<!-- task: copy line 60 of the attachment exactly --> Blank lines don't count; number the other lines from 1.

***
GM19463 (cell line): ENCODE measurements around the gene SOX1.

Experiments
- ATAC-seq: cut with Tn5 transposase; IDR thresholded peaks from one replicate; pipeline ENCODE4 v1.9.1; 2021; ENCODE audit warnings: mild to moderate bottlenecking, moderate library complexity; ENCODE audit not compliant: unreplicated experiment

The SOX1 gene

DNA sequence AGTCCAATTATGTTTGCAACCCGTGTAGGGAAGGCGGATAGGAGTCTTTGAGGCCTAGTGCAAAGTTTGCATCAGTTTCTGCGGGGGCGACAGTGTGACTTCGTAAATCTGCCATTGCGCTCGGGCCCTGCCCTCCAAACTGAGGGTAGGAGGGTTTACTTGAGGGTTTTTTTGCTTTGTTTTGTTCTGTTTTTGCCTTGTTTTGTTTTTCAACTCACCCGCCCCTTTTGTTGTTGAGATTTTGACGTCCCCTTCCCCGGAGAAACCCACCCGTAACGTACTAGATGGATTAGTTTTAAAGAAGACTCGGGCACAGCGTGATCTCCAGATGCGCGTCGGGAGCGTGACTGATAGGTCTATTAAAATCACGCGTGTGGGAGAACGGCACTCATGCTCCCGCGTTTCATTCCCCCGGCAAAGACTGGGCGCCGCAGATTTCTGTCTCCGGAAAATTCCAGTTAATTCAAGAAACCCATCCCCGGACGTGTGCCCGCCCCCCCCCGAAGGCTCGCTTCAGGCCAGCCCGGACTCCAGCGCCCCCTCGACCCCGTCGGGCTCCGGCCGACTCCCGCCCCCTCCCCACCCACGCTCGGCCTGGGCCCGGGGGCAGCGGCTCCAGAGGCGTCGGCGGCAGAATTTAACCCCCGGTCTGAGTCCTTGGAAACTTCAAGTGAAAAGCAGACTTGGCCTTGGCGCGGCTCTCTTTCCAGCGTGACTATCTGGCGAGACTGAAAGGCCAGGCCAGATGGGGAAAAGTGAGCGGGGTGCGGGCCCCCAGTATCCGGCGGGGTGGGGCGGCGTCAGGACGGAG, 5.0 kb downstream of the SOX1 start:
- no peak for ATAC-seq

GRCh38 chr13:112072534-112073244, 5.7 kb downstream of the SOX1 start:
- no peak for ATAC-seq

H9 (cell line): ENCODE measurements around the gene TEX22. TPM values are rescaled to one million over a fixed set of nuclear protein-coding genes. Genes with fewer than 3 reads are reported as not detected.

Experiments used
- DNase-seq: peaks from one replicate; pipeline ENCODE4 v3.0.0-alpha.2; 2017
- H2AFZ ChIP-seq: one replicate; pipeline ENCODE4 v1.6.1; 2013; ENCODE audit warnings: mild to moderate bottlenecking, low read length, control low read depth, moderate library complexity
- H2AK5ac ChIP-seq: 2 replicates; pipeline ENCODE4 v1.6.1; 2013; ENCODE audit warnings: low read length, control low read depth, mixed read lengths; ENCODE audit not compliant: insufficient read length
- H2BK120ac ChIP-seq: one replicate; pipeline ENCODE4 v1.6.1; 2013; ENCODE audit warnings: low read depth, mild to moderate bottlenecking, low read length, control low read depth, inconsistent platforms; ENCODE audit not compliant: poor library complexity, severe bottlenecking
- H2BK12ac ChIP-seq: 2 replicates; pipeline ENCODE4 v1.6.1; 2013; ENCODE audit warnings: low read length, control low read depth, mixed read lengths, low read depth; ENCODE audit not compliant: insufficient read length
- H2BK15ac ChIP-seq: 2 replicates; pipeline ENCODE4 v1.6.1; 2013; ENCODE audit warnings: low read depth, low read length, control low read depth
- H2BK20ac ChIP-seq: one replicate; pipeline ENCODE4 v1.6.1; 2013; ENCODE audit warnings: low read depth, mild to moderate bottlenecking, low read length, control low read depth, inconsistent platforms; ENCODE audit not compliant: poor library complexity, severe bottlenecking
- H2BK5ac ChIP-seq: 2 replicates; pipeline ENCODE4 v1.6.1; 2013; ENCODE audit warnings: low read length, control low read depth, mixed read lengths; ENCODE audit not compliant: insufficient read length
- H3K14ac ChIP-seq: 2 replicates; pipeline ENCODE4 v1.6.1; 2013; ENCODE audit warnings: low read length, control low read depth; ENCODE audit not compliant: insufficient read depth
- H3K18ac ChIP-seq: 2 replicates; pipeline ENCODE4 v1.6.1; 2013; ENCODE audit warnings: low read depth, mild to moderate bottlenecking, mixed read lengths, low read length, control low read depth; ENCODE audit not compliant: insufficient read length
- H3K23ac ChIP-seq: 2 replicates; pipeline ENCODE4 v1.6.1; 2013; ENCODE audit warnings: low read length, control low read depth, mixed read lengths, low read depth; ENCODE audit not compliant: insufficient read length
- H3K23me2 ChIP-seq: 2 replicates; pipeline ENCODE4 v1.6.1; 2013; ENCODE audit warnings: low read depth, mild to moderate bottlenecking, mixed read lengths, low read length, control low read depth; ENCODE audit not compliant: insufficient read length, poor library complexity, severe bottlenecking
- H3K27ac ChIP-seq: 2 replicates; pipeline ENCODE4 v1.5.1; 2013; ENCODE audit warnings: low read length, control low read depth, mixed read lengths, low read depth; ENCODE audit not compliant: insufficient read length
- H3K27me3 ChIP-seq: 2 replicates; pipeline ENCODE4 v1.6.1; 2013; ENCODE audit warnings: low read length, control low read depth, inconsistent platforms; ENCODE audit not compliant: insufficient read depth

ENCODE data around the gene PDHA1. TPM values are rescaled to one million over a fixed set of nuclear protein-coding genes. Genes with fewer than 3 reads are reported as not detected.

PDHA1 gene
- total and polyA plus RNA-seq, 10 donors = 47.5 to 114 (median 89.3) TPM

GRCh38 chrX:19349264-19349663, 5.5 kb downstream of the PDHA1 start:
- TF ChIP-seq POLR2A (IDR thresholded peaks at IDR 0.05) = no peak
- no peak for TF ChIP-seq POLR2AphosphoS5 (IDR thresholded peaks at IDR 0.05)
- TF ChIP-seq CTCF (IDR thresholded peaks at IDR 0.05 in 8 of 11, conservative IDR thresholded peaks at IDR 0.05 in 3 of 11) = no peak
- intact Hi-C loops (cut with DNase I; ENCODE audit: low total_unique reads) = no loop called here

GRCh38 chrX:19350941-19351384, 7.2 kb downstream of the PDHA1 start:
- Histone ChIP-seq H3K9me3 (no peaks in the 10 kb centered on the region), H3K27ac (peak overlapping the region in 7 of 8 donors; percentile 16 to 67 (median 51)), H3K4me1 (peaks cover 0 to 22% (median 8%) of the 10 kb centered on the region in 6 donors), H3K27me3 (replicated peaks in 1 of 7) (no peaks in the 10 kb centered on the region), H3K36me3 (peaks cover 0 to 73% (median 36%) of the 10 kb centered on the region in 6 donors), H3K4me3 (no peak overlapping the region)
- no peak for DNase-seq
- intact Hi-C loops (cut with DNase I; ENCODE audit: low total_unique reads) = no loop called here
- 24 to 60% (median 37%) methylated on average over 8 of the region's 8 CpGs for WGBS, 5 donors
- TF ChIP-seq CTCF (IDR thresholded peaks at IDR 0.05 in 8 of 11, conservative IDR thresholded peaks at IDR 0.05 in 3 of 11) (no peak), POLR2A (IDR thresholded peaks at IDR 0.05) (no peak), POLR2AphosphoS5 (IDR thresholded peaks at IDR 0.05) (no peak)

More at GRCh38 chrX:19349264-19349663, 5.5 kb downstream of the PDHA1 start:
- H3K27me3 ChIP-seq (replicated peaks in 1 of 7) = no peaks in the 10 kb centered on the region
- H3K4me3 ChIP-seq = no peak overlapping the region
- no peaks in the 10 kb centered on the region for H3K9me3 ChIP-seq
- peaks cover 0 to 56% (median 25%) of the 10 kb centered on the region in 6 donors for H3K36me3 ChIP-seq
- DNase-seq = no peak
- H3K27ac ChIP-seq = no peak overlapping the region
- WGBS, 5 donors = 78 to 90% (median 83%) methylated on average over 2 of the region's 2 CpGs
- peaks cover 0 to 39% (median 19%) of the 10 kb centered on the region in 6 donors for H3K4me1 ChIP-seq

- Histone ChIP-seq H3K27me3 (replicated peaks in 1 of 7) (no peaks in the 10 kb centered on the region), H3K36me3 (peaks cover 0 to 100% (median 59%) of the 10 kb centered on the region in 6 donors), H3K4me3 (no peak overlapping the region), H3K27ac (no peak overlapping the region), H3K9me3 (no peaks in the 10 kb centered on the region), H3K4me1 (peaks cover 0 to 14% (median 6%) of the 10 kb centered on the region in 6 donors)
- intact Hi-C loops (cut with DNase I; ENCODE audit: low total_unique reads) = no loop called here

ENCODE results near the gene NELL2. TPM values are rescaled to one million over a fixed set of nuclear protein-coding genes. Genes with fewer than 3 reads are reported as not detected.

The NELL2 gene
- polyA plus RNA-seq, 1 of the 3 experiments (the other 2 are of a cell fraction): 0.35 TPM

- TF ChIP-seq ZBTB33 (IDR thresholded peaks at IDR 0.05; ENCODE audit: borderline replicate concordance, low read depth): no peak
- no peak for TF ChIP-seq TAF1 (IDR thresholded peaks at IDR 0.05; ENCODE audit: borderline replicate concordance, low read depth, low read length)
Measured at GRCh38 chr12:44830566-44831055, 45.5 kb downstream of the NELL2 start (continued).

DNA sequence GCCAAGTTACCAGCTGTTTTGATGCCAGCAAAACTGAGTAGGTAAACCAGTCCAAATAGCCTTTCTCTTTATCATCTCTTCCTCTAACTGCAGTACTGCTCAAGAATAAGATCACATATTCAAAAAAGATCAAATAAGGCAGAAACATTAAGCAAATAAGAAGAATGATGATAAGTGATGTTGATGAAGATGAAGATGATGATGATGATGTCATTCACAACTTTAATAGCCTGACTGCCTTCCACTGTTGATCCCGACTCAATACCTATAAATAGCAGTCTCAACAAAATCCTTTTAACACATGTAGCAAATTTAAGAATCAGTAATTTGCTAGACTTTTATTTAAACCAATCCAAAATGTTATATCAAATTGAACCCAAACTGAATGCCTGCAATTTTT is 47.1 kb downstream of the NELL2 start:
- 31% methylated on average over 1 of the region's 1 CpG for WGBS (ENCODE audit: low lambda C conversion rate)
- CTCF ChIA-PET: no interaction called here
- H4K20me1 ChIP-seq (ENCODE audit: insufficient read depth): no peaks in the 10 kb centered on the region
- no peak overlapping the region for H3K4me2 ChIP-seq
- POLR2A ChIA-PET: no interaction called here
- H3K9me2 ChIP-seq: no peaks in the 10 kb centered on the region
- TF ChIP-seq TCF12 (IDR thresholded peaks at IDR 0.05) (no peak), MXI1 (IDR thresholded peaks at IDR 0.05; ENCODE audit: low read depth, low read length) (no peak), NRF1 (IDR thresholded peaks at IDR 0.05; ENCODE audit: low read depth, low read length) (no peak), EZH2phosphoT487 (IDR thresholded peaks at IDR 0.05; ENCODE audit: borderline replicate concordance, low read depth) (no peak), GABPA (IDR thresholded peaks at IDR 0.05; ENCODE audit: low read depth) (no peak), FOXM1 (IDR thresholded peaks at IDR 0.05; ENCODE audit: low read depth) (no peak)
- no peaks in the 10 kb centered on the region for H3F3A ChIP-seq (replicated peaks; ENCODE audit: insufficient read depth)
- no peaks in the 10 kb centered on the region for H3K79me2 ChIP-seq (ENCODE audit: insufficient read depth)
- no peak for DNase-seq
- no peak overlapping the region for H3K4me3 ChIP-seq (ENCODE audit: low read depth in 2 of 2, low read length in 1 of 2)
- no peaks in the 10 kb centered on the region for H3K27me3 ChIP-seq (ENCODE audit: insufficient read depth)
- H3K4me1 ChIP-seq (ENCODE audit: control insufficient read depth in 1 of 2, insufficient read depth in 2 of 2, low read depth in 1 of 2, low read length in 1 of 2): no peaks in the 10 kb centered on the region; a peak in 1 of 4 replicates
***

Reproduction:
- no peak overlapping the region for H3K4me2 ChIP-seq